Robert Morris worked at AT&T's famed Bell Labs for 26 years, from 1960 until 1986. Then he began his second career: An eight year stint with the NSA, where he became the agency's chief scientist. Morris describes himself as "a teenage code clerk." He was trained in math at Harvard, helped invent the first modems at Bell Labs, and tells great stories -- declassified, of course -- about the history of communications intelligence. The briefing room was packed Thursday morning for his talk on "The History of the Future."
Looking and sounding for all the world like the classic absent minded professor, Morris began his talk describing the successes the English and Americans had in cracking the German's Enigma code machine. He gave full props to the English mathematicians involved, but then began to describe some of the wartime "social engineering" and simple carelessness on the part of the Germans which also contributed to a nearly steady diet of decrypted Enigma traffic for the Allies.
One example Morris cited was that of German weather ships. During the war, they were very active in the North Atlantic. They used Enigma machines to send their weather reports back home. The Americans realized that they could save considerable time and effort in decrypting Enigma traffic if they could get their hands on the key lists aboard those weather ships. So they managed to sink three or four of them and salvage the needed keys without the Germans ever becoming aware of what the real target of the attacks was.
As another example, he described a relatively unimportant military installation inside Germany which sent a daily status report via an Enigma link. Since nothing ever happened at the installation, the report was invariably the same. Once this discovery was made, Allied cryptoanalysts were able to recover the key used on a daily basis since they had both plain-text and encrypted versions of the message.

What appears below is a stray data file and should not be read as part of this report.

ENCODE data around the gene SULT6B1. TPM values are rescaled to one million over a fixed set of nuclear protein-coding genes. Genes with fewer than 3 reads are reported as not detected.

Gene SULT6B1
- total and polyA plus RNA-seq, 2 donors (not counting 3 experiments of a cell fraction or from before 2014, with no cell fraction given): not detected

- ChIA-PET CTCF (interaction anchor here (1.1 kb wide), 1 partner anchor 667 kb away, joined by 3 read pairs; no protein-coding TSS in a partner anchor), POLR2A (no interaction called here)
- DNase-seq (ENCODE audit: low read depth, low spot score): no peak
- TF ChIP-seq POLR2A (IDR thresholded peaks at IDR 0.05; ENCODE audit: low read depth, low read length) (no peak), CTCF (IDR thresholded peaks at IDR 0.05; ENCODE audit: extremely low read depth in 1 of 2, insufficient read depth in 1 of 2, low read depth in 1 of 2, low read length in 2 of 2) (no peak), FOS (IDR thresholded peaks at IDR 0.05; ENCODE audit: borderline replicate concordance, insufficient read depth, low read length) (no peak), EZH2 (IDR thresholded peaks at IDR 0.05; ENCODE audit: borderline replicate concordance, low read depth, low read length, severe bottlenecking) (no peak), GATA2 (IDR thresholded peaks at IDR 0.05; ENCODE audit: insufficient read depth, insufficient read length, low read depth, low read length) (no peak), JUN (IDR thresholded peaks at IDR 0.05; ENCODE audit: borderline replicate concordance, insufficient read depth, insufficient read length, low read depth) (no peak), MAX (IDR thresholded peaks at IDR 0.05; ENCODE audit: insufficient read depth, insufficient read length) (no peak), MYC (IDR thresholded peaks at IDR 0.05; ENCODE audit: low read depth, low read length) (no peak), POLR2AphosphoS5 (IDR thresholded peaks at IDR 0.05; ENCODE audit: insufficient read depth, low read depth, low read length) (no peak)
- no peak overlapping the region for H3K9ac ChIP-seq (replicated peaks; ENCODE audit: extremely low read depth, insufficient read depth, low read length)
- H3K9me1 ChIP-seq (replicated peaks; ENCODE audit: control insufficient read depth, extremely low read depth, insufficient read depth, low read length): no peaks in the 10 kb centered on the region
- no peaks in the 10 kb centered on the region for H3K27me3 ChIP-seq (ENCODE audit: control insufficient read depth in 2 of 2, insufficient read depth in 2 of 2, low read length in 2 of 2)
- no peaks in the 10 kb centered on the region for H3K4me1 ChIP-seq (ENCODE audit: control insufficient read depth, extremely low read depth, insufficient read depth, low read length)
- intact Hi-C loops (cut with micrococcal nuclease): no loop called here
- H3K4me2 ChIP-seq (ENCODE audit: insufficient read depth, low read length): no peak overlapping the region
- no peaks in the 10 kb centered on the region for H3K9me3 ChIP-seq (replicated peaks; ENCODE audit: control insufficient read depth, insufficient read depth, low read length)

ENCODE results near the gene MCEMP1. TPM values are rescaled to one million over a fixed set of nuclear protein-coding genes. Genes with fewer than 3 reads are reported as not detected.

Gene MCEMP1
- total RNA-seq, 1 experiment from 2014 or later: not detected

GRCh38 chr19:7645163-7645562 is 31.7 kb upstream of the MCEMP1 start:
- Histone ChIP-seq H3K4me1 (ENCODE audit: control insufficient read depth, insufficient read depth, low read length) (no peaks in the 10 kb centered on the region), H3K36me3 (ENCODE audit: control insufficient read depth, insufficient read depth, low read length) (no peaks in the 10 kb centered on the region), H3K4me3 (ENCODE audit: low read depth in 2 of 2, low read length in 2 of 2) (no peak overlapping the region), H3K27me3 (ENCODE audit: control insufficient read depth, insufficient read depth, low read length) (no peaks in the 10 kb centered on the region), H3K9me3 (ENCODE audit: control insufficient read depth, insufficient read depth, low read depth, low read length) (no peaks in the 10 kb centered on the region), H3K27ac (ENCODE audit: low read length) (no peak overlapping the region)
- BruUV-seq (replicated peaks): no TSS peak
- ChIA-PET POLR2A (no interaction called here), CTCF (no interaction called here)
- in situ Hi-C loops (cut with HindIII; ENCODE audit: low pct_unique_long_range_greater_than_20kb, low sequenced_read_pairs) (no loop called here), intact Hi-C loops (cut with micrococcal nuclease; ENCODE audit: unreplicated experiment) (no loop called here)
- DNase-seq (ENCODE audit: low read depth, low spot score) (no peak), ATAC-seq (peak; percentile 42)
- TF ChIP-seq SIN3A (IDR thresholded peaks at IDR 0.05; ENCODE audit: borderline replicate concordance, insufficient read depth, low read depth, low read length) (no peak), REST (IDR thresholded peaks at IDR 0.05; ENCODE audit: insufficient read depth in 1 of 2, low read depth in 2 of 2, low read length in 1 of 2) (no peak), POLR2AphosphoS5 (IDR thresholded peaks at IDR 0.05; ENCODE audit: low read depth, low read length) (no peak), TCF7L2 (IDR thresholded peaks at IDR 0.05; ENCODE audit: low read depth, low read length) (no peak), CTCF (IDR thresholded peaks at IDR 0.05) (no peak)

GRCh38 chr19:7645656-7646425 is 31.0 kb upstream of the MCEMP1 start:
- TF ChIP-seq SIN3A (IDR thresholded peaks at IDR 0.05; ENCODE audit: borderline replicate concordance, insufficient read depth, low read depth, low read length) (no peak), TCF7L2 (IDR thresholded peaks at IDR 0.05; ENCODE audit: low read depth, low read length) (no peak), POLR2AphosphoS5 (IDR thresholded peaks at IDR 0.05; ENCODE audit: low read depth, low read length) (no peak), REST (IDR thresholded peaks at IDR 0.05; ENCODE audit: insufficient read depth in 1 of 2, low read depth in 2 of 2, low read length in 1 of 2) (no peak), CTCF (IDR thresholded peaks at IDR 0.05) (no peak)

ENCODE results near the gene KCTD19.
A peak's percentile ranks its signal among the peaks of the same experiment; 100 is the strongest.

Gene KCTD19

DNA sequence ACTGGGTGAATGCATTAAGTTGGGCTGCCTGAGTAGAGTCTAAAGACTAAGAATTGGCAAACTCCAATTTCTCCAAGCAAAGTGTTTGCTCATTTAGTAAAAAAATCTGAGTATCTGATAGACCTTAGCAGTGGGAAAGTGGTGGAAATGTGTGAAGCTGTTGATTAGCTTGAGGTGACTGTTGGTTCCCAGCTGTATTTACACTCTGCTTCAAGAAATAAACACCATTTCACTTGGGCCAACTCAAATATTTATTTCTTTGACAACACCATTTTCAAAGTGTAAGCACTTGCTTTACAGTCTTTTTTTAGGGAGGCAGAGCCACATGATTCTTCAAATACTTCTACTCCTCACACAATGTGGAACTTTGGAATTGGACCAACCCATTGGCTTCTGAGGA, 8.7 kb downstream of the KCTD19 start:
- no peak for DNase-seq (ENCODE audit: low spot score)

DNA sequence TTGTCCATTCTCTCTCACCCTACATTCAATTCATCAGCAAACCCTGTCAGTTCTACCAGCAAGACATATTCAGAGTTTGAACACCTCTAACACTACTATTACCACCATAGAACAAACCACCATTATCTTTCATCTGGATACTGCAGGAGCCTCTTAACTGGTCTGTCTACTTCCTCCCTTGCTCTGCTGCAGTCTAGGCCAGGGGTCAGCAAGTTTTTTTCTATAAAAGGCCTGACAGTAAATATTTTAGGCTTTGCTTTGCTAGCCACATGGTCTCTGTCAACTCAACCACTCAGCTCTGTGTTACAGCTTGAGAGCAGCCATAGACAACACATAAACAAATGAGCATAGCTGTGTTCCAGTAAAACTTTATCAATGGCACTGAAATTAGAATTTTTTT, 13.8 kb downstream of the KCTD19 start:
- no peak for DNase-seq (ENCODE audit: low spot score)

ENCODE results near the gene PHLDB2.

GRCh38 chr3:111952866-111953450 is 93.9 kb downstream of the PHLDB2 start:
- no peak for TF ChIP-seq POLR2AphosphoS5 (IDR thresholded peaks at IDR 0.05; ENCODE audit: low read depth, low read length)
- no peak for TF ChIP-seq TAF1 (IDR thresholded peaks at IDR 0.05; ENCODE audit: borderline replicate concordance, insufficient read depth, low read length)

But Morris did more than pick on the German's mistakes. He insisted there was sufficient stupidity to go around for everyone. The Allies knew that during World War I, for example, the Germans had cracked one of their codes. And yet they continued to use that same code to send information back and forth on convoys sailing from North America to Europe during the World War II.
For real security, Morris described the use of one-time pads, which are virtually unbreakable -- unless stupidity is involved, that is. Then he proceeded to describe how one government intelligence agency decided to use one-time pads for their traffic. To obtain the keys, they went to the lowest bidder, who promptly provided them. A second agency soon decided to do the same thing, and again they turned to the same source for the keys. As a cost-saving measure, the vendor decided to send the second buyer the same keys they had sent the first. The one-time pads became breakable "two-time" pads.
The two government agencies involved were the KGB and the GRU. The NSA finally released the details about this incident (and other details about the VENONA Project) in 1995. Forty years of stupid conquers all, it seems.
It isn't any stretch at all to substitute network security for the war, network security specialists for the intelligence agencies, and users/management as the source of much stupidity. The lesson to be learned from the VENONA Project is that the best practices in the world won't protect your data from your own stupidity.
The room enjoyed the tales of communications intelligence and lack of same. When the following session was canceled due to a noshow, Morris simply took a short break and continued his talk for another hour.